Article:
Limitations[edit]

Balloon sinuplasty may not be appropriate for all chronic and recurrent sinusitis patients.[17] Clinical studies have typically excluded patients with:[18]

References[edit]

  1. ^ Hamilos D (2000). "Chronic sinusitis". Allergy Clin Immunol. 106 (2): 213–227. doi:10.1067/mai.2000.109269. PMID 10932063.
  2. ^ Stankiewicz J, et al. (2003). "Cost Analysis in the Diagnosis of Chronic Rhinosinusitis". Am J Rhinol. 17 (3): 139–142.
  3. ^ Subramnanian H, et al. (2002). "A Retrospective Analysis of Treatment Outcomes and Time to Relapse after Intensive Medical Treatment for Chronic Sinusitis". Am J Rhinol. 16 (6): 303–312.
  4. ^ Hessler J, et al. (2007). "Clinical outcomes of chronic rhinosinusitis in response to medical therapy: Results of a prospective study". Am J Rhinol. 21 (1): 10–18. doi:10.2500/ajr.2007.21.2960.
  5. ^ "510(k) Premarket Notification".
  6. ^ Levine, Howard; Rabago, David (March 2011). "Balloon sinuplasty: a minimally invasive option for patients with chronic rhinosinusitis". Postgraduate Medicine. 123 (2): 112–118. doi:10.3810/pgm.2011.03.2269. ISSN 1941-9260. PMID 21474899.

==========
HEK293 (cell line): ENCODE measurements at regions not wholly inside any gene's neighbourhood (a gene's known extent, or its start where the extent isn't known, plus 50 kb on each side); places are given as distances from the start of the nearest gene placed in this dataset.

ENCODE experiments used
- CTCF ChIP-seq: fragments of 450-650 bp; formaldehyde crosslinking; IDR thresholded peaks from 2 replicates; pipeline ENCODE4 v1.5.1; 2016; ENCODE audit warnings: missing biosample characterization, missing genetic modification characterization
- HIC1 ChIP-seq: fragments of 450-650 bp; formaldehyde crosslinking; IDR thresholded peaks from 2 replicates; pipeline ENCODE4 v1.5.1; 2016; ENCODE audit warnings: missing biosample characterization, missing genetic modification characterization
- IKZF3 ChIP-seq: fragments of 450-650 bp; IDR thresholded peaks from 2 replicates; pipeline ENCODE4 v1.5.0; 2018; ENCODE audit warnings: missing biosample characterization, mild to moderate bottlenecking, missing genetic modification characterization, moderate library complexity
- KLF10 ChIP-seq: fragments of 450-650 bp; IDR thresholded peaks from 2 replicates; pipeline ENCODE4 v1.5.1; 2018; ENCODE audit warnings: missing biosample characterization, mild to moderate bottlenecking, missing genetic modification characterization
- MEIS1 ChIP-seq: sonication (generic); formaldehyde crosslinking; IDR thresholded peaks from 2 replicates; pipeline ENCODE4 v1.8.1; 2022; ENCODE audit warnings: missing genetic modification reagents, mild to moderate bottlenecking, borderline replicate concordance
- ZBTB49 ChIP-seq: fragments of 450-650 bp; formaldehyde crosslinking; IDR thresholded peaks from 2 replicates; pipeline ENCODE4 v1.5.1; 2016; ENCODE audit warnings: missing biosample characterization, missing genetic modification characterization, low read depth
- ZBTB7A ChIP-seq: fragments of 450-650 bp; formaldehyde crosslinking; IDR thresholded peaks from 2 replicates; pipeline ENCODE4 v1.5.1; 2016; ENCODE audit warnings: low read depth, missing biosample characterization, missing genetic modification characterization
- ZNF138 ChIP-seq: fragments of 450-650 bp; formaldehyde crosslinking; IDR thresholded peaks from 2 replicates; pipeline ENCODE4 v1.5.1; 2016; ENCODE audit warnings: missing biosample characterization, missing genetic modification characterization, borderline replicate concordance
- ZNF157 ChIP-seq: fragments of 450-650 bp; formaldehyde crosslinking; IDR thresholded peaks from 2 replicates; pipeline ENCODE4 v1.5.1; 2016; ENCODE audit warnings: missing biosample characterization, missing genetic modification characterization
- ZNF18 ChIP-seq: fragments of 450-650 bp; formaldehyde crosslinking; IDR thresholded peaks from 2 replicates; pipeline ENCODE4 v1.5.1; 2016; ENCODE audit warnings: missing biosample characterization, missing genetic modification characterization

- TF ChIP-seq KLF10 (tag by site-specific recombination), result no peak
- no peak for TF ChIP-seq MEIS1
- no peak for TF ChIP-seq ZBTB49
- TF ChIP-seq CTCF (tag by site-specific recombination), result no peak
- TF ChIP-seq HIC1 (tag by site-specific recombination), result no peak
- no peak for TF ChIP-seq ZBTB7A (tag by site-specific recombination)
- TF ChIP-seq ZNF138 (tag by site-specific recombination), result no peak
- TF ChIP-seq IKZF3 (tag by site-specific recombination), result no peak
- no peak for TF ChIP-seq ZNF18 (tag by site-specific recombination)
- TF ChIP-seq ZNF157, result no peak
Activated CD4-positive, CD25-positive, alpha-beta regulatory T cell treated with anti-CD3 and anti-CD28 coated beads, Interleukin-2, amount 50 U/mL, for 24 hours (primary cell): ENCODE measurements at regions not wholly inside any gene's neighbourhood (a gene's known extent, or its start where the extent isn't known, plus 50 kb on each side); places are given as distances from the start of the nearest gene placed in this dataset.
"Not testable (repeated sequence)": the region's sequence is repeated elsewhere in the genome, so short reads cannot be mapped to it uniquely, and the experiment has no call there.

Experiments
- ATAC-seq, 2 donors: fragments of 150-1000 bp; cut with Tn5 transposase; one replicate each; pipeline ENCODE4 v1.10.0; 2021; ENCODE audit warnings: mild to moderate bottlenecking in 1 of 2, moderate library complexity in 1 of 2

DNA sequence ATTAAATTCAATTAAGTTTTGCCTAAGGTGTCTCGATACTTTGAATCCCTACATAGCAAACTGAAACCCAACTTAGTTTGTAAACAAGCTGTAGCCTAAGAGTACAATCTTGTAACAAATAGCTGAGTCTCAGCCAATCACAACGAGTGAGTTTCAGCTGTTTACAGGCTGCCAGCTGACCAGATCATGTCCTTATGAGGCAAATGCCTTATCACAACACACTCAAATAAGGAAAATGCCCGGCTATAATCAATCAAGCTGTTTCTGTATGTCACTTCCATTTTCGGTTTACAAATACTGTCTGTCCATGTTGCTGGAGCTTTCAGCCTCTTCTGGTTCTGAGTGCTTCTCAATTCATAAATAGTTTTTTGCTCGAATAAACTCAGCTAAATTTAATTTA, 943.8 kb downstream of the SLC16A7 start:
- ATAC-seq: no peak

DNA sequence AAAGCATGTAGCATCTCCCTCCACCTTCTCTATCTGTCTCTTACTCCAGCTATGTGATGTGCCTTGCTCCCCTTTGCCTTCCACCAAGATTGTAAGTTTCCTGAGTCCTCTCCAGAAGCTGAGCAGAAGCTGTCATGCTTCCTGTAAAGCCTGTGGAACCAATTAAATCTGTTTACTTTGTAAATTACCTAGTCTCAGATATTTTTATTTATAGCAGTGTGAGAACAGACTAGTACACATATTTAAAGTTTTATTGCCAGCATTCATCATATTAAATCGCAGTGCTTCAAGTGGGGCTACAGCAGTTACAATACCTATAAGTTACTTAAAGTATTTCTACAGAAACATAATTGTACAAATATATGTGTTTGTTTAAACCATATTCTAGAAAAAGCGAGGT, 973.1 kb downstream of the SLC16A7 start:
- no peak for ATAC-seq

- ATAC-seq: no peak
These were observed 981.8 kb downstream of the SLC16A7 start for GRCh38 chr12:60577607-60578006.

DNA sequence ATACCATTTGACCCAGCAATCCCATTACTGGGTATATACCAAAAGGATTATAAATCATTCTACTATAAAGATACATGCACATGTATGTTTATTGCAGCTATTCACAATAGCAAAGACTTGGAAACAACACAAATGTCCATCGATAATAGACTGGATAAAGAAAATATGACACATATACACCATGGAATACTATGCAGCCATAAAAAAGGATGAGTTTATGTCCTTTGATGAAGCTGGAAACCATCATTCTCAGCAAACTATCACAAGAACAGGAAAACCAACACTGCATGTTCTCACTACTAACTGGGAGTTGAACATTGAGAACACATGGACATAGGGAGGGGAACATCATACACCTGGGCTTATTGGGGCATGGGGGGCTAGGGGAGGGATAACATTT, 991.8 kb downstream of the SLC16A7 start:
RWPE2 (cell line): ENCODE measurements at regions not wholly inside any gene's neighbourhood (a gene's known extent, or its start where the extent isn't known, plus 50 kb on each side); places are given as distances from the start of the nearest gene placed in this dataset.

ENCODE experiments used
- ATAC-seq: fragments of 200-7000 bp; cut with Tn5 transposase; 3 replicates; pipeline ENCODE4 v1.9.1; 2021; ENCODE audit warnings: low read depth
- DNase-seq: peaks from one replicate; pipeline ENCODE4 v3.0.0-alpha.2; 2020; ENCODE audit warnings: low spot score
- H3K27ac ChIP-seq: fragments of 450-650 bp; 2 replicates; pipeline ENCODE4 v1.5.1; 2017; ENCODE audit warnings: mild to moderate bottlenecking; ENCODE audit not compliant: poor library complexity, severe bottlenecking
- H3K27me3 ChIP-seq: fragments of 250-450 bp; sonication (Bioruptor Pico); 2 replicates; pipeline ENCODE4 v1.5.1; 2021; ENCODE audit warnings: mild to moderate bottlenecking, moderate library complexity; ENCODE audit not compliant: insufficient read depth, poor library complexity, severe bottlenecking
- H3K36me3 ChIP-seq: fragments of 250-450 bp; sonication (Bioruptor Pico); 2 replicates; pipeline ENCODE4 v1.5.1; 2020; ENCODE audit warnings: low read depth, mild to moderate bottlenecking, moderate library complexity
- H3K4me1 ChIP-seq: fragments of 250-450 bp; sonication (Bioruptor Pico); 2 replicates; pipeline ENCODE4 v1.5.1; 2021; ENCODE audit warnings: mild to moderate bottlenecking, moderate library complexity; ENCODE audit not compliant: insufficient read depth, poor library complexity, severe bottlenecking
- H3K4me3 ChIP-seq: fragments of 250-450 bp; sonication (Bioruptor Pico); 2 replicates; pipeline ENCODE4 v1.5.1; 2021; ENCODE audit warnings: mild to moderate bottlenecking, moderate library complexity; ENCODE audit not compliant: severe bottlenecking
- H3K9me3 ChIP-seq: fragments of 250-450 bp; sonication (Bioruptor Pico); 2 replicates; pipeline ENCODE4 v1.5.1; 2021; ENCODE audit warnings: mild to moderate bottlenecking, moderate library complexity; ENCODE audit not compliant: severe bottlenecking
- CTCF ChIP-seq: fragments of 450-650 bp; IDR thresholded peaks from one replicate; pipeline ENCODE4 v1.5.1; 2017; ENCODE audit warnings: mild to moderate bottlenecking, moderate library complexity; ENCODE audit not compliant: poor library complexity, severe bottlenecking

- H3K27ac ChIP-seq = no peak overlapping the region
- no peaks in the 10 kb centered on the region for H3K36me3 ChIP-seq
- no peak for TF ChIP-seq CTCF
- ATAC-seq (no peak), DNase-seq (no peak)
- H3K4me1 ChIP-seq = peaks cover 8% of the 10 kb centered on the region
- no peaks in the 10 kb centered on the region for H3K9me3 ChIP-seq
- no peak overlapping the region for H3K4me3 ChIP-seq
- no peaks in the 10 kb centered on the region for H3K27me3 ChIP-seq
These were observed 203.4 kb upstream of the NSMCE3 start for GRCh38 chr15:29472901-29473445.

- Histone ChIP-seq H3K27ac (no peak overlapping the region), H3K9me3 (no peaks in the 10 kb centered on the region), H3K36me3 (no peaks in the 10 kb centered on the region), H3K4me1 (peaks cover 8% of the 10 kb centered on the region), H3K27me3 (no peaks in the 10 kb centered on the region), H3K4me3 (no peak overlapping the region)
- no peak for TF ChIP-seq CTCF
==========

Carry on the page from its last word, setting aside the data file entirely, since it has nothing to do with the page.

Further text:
7. ^ a b c d Bikhazi, N. et al; Standalone balloon dilation versus sinus surgery for chronic rhinosinusitis: A prospective, multicenter, randomized, controlled trial with 1-year follow-up, Am J Rhinol Allergy 2014; May 20 [Epub ahead of print]
  8. ^ a b c d Cutler, Jeffrey; Bikhazi, Nadim; Light, Joshua; Truitt, Theodore; Schwartz, Michael; Armstrong, Michael; Bikhazi, Nadim; Chandler, Stephen; Cutler, Jeffrey; Ferouz-Colborn, Aliya; Gould, James; Light, Joshua; Marvel, Jeffrey; Schwartz, Michael; Truitt, Theodore (2013). "Standalone Balloon Dilation versus Sinus Surgery for Chronic Rhinosinusitis: A Prospective, Multicenter, Randomized, Controlled Trial". American Journal of Rhinology & Allergy. 27 (5): 416–422. doi:10.2500/ajra.2013.27.3970. PMID 23920419.